Ford Motor Company and Riders For Health are working together to use sensor technology to improve access to healthcare for rural parts of The Gambia. The sensors will collect data that will help make Riders for Health work more efficiently as well as help create the first accurate maps of remote areas of the West African nation.
Earlier this year, Ford began supplying trucks and SUVs to Riders for Health to complement the non-profit organization’s motorcycle fleet to deliver health care to hard-to-reach African communities. Ford’s vehicles come equipped with sensors and the company’s OpenXC data technology to improve maintenance systems and fleet logistics.
Ford has now adapted its OpenXC technology for use on motorcycles so they can also help gather data. Starting in the new year, Ford will equip its technology on 50 Riders for Health motorcycles in The Gambia, where the organization supplies vehicles for the Ministry of Health. The information gathered will not just help improve healthcare, it will also help create maps of remote regions where dirt roads often get erased during the rainy seasons.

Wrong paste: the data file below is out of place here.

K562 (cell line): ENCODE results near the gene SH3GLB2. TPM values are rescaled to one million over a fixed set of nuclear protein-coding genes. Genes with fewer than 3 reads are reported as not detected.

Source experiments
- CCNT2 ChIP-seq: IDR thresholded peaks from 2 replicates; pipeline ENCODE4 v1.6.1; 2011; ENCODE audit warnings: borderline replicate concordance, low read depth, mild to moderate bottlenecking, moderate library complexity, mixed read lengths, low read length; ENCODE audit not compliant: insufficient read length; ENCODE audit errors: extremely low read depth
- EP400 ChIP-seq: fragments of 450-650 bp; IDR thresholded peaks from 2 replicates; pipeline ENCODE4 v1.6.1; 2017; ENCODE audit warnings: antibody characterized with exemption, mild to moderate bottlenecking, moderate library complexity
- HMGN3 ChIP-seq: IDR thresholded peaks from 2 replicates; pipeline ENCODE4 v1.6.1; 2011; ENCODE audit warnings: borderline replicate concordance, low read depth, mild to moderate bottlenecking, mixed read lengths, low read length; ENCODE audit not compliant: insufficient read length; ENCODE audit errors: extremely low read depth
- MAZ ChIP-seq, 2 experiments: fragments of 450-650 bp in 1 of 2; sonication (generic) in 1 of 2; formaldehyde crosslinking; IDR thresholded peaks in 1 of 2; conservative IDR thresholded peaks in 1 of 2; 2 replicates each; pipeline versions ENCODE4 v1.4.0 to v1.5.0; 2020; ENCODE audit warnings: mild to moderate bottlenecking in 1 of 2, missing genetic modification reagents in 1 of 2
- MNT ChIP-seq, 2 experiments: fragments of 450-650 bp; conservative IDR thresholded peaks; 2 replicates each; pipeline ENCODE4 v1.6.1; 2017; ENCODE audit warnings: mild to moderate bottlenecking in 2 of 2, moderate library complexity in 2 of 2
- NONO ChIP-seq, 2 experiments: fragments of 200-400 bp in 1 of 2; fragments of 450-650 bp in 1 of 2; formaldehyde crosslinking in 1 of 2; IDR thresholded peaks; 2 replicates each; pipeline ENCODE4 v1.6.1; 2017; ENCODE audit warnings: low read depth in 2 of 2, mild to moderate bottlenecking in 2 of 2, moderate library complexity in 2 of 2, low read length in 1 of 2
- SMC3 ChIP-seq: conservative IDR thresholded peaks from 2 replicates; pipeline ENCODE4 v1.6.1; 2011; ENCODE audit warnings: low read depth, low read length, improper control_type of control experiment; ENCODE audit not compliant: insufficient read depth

“OpenXC started as a project to make a car send a tweet five years ago, but has since become a platform, or an ‘Internet of mobility’ that allows us to use data to better understand how people move around the world,” says Ken Washington, Ford vice president, Research and Advanced Engineering. “Now, the same open innovation mentality behind OpenXC has inspired our team to create a sensor kit for bicycles and motorcycles to learn how other transportation options might best serve people in urban, suburban and rural areas, including improving their health.”